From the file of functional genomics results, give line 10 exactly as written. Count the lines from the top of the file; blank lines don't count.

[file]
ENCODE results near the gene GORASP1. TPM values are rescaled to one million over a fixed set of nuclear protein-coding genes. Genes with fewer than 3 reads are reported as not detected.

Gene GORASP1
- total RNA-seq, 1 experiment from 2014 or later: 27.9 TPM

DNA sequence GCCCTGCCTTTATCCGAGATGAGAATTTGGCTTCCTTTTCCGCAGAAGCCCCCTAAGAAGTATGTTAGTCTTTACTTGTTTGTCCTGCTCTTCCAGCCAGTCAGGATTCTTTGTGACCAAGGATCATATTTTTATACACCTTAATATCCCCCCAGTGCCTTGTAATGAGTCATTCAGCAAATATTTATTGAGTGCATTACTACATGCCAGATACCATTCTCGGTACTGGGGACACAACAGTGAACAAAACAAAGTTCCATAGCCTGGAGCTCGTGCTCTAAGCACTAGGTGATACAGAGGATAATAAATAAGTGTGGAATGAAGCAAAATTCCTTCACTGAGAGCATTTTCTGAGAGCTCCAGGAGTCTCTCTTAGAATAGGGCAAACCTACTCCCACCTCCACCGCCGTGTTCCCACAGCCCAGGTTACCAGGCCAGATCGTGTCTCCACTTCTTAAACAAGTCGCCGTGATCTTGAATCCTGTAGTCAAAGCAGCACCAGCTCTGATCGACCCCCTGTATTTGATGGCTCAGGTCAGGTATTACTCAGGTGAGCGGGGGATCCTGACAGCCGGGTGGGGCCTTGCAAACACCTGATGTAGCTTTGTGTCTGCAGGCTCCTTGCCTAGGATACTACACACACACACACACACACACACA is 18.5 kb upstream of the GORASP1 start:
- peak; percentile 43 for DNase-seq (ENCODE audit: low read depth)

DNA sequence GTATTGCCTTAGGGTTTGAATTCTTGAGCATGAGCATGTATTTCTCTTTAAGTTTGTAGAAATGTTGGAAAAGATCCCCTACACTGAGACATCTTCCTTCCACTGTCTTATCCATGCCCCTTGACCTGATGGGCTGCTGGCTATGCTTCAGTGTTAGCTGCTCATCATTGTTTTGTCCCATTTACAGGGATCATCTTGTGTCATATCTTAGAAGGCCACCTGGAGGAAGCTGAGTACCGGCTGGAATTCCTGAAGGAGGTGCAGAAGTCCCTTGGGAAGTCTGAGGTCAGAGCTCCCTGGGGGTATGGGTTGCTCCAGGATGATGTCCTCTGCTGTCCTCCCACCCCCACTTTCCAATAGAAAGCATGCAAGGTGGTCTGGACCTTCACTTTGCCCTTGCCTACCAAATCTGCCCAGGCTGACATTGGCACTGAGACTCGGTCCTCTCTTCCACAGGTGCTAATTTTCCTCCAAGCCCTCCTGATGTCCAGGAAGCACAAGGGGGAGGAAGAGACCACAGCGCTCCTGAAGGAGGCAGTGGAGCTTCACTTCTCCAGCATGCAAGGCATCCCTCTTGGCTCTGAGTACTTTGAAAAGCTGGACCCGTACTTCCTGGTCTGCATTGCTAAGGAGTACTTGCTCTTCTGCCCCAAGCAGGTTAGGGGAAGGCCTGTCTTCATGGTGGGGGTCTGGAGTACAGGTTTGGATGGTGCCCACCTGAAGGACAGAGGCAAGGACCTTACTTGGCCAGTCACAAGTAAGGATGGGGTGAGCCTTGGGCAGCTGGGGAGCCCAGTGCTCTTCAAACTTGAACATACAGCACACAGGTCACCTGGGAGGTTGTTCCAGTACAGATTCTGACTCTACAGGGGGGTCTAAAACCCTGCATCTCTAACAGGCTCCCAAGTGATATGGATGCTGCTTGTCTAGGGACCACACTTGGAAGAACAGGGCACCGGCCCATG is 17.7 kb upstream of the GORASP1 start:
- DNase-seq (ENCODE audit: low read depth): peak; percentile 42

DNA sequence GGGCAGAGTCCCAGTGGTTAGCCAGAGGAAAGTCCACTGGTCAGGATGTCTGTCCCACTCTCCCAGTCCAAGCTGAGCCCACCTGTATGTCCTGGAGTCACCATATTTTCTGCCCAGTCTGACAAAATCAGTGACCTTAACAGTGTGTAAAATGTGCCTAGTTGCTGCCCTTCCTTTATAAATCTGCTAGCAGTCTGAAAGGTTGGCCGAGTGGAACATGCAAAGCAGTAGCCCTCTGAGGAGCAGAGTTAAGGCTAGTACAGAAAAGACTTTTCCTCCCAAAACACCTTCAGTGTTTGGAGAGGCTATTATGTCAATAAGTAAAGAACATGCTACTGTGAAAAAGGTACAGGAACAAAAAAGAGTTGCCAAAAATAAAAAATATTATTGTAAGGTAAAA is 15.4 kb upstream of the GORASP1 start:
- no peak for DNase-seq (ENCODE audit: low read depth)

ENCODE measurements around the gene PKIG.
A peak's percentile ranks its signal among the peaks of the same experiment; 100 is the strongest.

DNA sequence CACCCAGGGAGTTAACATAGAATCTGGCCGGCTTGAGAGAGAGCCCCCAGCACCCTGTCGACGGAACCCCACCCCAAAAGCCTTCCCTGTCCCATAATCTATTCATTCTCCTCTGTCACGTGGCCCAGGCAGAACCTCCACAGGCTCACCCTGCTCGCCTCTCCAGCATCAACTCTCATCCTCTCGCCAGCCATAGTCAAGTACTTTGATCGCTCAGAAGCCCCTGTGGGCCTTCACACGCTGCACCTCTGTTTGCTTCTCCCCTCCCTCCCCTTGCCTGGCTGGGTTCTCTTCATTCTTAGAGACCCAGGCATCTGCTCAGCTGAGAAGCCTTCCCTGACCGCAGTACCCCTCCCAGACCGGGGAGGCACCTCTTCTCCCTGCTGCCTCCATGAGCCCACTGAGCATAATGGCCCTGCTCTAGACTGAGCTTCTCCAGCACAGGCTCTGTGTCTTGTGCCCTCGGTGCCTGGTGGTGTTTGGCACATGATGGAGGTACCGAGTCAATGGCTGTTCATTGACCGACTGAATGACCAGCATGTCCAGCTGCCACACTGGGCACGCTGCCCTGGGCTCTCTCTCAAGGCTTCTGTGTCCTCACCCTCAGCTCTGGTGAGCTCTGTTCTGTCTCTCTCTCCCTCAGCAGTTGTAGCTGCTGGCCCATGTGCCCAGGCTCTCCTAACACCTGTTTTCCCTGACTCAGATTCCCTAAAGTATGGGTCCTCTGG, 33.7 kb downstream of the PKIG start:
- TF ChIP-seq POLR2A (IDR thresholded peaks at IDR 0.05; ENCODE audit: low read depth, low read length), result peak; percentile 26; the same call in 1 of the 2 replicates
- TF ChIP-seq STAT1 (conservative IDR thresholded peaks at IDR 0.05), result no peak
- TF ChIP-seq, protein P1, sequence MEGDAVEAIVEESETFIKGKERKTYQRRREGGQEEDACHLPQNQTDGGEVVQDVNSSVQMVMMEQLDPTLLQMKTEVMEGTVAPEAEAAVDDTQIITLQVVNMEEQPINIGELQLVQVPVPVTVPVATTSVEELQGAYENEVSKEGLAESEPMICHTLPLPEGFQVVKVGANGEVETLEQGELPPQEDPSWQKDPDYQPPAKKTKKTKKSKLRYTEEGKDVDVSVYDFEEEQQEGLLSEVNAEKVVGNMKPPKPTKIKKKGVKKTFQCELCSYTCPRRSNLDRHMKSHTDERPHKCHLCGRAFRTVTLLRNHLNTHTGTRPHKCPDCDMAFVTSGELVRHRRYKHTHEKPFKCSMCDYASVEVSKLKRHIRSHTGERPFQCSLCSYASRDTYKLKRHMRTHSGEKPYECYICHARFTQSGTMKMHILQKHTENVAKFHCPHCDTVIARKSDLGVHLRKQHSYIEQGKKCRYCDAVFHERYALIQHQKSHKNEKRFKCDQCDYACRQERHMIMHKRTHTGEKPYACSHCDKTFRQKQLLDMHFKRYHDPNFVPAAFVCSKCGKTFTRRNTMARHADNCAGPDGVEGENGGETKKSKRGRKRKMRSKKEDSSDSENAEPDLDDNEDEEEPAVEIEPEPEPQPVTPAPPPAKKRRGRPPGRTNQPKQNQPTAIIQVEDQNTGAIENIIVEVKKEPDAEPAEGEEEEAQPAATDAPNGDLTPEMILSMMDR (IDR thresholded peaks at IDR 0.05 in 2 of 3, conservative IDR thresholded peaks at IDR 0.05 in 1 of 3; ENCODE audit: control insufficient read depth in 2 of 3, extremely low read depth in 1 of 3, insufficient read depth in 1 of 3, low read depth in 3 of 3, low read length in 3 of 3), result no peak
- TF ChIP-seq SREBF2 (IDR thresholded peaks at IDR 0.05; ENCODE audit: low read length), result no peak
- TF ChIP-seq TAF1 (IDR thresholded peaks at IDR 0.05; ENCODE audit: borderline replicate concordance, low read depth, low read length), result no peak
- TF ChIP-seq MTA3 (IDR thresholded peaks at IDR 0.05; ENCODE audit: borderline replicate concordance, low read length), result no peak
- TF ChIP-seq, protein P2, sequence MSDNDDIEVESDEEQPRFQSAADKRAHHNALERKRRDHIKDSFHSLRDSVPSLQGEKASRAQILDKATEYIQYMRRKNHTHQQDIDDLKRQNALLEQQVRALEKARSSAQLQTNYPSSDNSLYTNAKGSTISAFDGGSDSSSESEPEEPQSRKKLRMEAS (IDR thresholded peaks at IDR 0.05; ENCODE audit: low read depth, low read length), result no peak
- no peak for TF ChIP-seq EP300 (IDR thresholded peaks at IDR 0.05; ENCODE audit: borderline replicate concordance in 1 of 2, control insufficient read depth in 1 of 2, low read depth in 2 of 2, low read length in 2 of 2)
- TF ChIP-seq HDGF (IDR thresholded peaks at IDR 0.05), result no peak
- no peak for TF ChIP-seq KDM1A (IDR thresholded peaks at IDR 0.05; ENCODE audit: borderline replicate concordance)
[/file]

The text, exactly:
ENCODE measurements around the gene PKIG.